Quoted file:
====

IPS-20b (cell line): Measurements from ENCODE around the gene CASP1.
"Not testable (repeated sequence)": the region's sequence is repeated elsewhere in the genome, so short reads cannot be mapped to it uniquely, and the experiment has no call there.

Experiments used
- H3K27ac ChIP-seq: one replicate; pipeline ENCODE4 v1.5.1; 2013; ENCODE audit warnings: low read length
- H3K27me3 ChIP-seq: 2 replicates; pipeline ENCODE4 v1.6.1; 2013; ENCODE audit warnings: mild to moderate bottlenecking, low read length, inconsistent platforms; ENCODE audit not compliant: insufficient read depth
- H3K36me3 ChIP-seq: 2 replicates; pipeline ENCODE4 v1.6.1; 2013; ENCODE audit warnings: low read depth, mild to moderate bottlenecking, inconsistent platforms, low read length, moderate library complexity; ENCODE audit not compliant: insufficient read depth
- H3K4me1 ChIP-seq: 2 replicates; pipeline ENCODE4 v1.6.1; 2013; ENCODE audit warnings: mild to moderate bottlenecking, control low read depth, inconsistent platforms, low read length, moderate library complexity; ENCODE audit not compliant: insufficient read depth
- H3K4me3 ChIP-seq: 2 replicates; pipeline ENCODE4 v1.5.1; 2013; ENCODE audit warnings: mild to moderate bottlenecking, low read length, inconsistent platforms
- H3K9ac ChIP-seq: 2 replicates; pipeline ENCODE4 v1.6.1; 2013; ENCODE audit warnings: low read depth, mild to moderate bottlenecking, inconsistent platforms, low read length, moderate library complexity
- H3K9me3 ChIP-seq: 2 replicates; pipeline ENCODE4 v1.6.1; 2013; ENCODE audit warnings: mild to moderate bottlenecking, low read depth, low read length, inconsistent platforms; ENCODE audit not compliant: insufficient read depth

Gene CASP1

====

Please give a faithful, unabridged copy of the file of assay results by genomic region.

IPS-20b (cell line): Measurements from ENCODE around the gene CASP1.
"Not testable (repeated sequence)": the region's sequence is repeated elsewhere in the genome, so short reads cannot be mapped to it uniquely, and the experiment has no call there.

Experiments used
- H3K27ac ChIP-seq: one replicate; pipeline ENCODE4 v1.5.1; 2013; ENCODE audit warnings: low read length
- H3K27me3 ChIP-seq: 2 replicates; pipeline ENCODE4 v1.6.1; 2013; ENCODE audit warnings: mild to moderate bottlenecking, low read length, inconsistent platforms; ENCODE audit not compliant: insufficient read depth
- H3K36me3 ChIP-seq: 2 replicates; pipeline ENCODE4 v1.6.1; 2013; ENCODE audit warnings: low read depth, mild to moderate bottlenecking, inconsistent platforms, low read length, moderate library complexity; ENCODE audit not compliant: insufficient read depth
- H3K4me1 ChIP-seq: 2 replicates; pipeline ENCODE4 v1.6.1; 2013; ENCODE audit warnings: mild to moderate bottlenecking, control low read depth, inconsistent platforms, low read length, moderate library complexity; ENCODE audit not compliant: insufficient read depth
- H3K4me3 ChIP-seq: 2 replicates; pipeline ENCODE4 v1.5.1; 2013; ENCODE audit warnings: mild to moderate bottlenecking, low read length, inconsistent platforms
- H3K9ac ChIP-seq: 2 replicates; pipeline ENCODE4 v1.6.1; 2013; ENCODE audit warnings: low read depth, mild to moderate bottlenecking, inconsistent platforms, low read length, moderate library complexity
- H3K9me3 ChIP-seq: 2 replicates; pipeline ENCODE4 v1.6.1; 2013; ENCODE audit warnings: mild to moderate bottlenecking, low read depth, low read length, inconsistent platforms; ENCODE audit not compliant: insufficient read depth

Gene CASP1